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Thursday, October 08, 2015



Unless you are a certain age, you probably don’t remember when buying a tank of gasoline for your car was quite a different experience from what one would get today.  It’s easy to describe today’s experience as it consists of you getting out of your car, turning on the pump, and filling the tank yourself with gas that costs well over $2 a gallon most of the time. You may even clean your windshield if you wish provided cleaning materials are provided for you to do it yourself.

For many younger drivers, that has been the only experience they have known for their entire driving days.  For those of us who have been driving for a long time we remember when gasoline was sold at “service stations.”  The word “service” describes exactly what they were:  Places where your car was not only filled with gas by an attendant  but the engine oil level was checked, the windshield washed, tire air pressure checked, battery water checked, along with the brake fluid. If the attendant was really thorough, you may have even had your floor brushed out. In those days “service” meant what it said.

These days we celebrate when gas prices drop into the low $2 range.  When I was stationed in Missouri with the Air Force in the early 1960’s, I can’t remember ever paying more than about thirty cents a gallon.  I used to fill up my 1961 Chevy for about $4; a sweet deal by today’s standards. Did I mention that a lot of stations used to also give trading stamps like S & H Green Stamps?  Yeah, that too.


With the introduction of electric and gasoline golf carts years ago, I doubt if any public golf courses or private country clubs today offer the services of caddies anymore but when I got out of high school in the late 1950’s, caddying was still going strong and although it was pretty hard work, it paid more than jobs like sacking groceries or making deliveries for the local grocery store.

1967 Masters Champion Gay Brewer 
played in my foursome at Cincy 
Country Club in 1958.
I caddied at the Cincinnati Country Club in Cincinnati, Ohio.  It was fairly close to my home but more importantly, it‘s membership consisted of the cream of Cincinnati society which hopefully meant some decent tips.  I would arrive early in the morning at the caddy shack so I would be one of the first called out, hopefully to carry “doubles” or two bags for eighteen holes.  If my players were fast enough, I usually had time left before dark to get another group for the afternoon.  At $3 per bag plus a hopeful tip, I usually could make about $15 on Saturday or Sunday; not bad dough for a teenager in those days even though it meant carrying two heavy bags through eighteen holes of golf twice in one day.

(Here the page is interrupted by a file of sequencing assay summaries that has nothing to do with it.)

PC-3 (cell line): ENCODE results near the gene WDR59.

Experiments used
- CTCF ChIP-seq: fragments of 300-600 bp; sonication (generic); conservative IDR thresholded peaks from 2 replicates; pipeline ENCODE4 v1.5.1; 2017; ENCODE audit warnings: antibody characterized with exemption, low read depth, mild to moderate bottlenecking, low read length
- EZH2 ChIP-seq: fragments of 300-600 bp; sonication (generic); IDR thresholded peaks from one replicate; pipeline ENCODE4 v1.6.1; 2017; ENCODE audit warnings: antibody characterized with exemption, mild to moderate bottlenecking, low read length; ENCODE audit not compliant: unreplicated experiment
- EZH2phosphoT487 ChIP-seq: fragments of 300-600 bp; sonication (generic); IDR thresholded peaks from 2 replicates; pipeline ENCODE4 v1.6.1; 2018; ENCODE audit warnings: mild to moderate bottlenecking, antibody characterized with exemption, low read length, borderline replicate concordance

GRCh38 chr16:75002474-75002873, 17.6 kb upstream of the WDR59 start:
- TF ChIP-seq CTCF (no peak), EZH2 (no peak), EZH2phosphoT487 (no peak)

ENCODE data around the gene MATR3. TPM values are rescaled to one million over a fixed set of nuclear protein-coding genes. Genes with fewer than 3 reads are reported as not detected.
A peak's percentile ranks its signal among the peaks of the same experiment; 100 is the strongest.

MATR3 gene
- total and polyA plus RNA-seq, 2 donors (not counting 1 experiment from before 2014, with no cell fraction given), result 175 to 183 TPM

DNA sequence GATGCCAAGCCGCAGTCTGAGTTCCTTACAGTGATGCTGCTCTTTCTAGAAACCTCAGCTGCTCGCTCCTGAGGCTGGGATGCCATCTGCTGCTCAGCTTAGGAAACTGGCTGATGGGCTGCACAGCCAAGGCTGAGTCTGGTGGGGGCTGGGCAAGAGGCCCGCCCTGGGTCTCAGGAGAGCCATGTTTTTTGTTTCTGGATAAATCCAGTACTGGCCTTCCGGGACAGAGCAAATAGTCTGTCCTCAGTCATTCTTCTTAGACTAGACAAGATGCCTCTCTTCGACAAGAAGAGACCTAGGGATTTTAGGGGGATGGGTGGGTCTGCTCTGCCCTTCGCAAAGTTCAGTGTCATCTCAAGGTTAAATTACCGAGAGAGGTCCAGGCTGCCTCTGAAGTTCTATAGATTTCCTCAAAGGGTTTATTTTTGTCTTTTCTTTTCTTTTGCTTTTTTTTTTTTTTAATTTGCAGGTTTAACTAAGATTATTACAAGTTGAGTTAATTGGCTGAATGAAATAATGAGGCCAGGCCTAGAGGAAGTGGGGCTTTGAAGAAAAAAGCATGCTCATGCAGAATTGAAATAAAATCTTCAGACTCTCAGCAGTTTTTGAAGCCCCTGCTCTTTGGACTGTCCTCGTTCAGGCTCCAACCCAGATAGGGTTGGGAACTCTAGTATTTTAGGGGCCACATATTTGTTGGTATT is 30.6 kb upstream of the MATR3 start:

Besides most of the players walking the courses, another difference in those days was at the practice range. Players would warm up the same as now except there weren’t vehicles that drove across the range to pick up the balls. It 
was the caddy’s job to take a sack out on the range to shag 
his player’s golf balls and take them back to the pro shop. 
Needless to say, we gave our members plenty of room to hit the balls although I did see a fellow caddy get conked once!

In retrospect, caddying was a worthwhile experience.  It taught me the value of a dollar and the importance of going to college to better myself in life after serving Uncle Sam in the USAF.  It also taught me to enjoy golf, a game which I still play regularly today.

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